State department of transportation building a highway project which 
impacts wetlands near a bank buys ``credits'' generated from the bank 
based on the acreage quality of restored wetlands in order to satisfy 
its obligation to mitigate the harm to impacted wetlands.
  The bank sponsor assumes full responsibility for maintaining the 
restored wetland site, and the State Transportation Department has 
fulfilled its mitigation requirement and can get on with the work on 
much-needed projects.
  The amendment does nothing to change the mitigation requirement. It 
simply provides that mitigation banking will be the preferred 
alternative, where available, once mitigation requirements are found to 
  In 1996, the Committee on Environment and Public Works held a hearing 
where witnesses from the administration, the private sector, the 
environmental community, and the scientific community spoke to the 
promise of mitigation banking as being an important instrument to 
protect wetlands and to do so with less expense and less red tape.
  Robert Perciasepe, Assistant Administrator in the Office of Water at 

[[Page S1149]]

testified to ``EPA's strong support for mitigation banking.''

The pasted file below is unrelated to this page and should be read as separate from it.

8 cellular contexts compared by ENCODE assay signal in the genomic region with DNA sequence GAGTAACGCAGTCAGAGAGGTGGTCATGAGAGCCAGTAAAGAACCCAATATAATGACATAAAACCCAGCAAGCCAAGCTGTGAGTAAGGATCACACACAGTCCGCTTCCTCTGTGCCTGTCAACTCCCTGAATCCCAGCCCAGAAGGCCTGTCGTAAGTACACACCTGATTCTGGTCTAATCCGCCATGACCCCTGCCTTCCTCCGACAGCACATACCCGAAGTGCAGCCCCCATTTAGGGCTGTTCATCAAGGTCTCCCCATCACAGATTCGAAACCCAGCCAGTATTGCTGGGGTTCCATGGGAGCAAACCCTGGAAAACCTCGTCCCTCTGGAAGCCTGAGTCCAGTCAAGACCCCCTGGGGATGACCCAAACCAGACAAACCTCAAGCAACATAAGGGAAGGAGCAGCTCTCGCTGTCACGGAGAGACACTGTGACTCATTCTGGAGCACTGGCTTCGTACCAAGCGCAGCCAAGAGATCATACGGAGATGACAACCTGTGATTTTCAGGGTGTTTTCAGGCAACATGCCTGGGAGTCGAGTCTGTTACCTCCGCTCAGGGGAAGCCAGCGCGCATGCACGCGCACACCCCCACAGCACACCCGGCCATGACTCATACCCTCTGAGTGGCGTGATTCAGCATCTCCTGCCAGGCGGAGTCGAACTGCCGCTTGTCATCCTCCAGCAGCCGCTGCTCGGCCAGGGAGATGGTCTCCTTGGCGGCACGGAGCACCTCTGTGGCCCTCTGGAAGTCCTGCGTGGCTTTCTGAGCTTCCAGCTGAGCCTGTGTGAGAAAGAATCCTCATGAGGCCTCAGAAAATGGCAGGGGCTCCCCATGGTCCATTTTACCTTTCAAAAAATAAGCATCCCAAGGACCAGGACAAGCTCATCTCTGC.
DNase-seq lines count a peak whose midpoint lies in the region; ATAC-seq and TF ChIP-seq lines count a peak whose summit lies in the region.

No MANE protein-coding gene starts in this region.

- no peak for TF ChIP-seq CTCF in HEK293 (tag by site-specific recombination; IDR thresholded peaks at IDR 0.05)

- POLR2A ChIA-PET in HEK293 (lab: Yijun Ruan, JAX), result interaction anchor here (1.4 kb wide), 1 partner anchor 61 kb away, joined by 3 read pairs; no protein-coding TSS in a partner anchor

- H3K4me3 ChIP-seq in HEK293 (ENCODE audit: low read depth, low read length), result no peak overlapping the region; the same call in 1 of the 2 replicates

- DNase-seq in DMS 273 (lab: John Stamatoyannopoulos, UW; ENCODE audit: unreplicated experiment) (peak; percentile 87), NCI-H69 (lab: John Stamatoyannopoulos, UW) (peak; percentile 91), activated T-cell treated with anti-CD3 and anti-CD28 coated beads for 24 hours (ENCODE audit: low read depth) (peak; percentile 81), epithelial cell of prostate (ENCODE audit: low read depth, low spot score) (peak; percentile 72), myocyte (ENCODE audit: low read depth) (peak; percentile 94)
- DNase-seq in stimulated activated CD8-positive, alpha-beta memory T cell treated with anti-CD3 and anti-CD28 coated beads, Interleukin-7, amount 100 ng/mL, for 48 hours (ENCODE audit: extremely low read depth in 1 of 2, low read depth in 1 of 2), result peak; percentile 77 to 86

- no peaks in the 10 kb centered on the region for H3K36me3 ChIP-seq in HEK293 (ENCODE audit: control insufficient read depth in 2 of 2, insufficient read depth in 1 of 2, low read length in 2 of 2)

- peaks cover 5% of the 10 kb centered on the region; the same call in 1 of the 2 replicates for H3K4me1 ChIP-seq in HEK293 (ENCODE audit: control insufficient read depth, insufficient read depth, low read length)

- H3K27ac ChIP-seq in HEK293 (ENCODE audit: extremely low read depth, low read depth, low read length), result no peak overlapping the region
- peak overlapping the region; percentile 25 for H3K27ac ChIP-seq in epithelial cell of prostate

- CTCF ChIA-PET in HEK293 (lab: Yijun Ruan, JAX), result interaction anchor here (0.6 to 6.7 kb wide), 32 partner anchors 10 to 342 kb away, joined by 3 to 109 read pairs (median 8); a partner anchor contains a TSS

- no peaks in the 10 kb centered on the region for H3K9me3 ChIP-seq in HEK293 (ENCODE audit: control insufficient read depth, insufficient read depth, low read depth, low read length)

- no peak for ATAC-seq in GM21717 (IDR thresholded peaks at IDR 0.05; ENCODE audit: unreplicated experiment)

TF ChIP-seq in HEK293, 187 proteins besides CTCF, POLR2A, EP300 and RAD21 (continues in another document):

In his testimony, he said, ``It's a unique win-win proposition. It's 
great for landowners because it makes the permitting process simpler 
and easier. . . . It's great for the environment because the 
consolidation of multiple mitigation projects into a single, large 
mitigation bank leads to greater environmental benefit in terms of the 
enhancement of wildlife habitat and the improvement of local water 
quality and flood control.''
  I will add that as a matter of policy, we have a great opportunity 
with mitigation banking to protect wetlands by making wetlands 
protection a profitable private enterprise.
  This effort is supported by the Missouri and Ohio Departments of 
Transportation and by AASHTO. Let me quote for you a September 1997 
letter from the Director of the Ohio Department of Transportation:

       ODOT's costs for onsite mitigation have ranged as high as 
     $150,000 per acre, when cost of design, real estate,